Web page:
Arch pain affects thousands of people of all ages and backgrounds. It commonly affects athletes, particularly runners, but can impact anyone, even people who aren’t very active. The foot arch stretches from the base of the toes to the heel. It helps us balance, it absorbs shock, bears weight and stabilizes movements. Arch pain minimizes the activities we can complete each day. The pain can be pretty severe, especially for untreated chronic conditions.
Arch pain is common in the ball and heel of the foot, although some people also experience pain on top of their foot. It usually occurs in one foot only. Pain in the ankles, back, legs, knees, and hips are also possible. Many people experience pain that comes and goes from day-to-day or even week-to-week. The pain is often worse when walking or standing or after participating in other activities. Many sufferers feel the pain is worse during the early morning hours, especially shortly after they wake.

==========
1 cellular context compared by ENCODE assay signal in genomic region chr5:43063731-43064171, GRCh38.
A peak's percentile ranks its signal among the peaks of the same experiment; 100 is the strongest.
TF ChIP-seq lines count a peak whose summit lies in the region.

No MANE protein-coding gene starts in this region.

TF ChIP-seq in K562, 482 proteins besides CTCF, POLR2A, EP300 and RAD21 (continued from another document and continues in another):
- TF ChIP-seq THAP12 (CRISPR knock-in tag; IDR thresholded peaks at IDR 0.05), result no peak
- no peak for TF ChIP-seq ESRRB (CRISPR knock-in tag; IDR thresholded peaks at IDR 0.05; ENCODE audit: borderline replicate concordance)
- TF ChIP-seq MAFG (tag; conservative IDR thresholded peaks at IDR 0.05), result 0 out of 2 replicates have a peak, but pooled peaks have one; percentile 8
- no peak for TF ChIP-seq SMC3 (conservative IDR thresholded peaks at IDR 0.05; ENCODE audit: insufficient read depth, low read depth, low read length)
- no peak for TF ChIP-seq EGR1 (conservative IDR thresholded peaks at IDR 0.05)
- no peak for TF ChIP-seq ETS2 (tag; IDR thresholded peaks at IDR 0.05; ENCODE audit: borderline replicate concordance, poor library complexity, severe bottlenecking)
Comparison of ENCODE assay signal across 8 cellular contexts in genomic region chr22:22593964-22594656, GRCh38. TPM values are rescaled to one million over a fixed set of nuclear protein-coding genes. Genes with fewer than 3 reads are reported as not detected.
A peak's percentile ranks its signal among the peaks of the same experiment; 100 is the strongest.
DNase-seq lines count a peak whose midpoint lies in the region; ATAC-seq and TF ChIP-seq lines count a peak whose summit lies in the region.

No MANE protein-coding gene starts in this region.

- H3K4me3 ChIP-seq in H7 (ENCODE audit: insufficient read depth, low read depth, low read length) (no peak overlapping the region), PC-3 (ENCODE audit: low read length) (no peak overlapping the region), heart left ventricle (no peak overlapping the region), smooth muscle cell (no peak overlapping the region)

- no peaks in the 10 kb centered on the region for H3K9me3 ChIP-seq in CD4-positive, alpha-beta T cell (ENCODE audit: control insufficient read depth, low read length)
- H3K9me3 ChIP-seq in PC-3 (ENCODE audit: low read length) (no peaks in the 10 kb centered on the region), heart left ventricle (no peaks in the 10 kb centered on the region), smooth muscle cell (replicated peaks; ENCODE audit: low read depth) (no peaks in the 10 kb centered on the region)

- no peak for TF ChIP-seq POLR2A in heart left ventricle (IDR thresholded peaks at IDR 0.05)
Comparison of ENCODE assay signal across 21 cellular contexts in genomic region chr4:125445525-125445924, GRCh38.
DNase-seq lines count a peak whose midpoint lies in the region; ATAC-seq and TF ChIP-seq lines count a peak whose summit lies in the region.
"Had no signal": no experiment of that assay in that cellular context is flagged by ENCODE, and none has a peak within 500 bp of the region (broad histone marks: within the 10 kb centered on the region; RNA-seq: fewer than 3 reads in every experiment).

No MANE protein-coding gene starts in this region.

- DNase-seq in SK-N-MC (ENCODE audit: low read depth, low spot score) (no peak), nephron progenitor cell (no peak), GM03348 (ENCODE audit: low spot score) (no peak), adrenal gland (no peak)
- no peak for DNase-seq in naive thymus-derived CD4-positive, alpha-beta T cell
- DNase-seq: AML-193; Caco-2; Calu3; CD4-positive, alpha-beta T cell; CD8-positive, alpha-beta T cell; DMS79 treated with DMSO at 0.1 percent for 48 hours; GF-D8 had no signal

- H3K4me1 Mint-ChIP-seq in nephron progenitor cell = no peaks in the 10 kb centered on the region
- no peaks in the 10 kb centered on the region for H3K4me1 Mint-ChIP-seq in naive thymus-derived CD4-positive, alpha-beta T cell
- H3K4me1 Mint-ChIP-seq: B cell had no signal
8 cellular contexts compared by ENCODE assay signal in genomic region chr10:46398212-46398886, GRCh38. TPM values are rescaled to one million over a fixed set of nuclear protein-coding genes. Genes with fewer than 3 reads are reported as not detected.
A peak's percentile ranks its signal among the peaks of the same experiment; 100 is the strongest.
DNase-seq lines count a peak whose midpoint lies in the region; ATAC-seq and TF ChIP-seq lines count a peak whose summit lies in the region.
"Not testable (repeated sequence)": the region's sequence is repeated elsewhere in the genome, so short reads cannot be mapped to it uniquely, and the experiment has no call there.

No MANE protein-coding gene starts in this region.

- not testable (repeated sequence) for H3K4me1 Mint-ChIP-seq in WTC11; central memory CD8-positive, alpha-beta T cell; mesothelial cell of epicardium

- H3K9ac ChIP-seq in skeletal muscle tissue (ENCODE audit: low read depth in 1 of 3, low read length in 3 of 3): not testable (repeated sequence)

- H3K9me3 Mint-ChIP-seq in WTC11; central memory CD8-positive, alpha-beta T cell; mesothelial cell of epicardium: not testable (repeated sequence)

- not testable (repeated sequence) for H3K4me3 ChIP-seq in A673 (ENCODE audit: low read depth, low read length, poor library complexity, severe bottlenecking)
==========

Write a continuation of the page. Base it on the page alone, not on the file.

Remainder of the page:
Arch pain occurs after an injury to the tendons, ligament, bones, or muscles that form the foot arch. This is why athletes are so commonly affected by arch pain. Structural issues also contribute to pain, especially if the issues are compounded by age, weight gain, stress or neurological problems. High arches and flat feet are two common structural issues that cause arch pain.
Occasional arch pain isn’t a cause for concern. Most people take a couple of ibuprofen to ease the discomfort and assume normal activities shortly after the problem. Other people use home remedies to treat arch pain. A foot soak is one tactic that can ease aches and pains associated with arch pain. The soak may also ease swelling and inflammation. Massage and avoiding overuse of the foot are additional ways to minimize arch pain without doctor intervention.…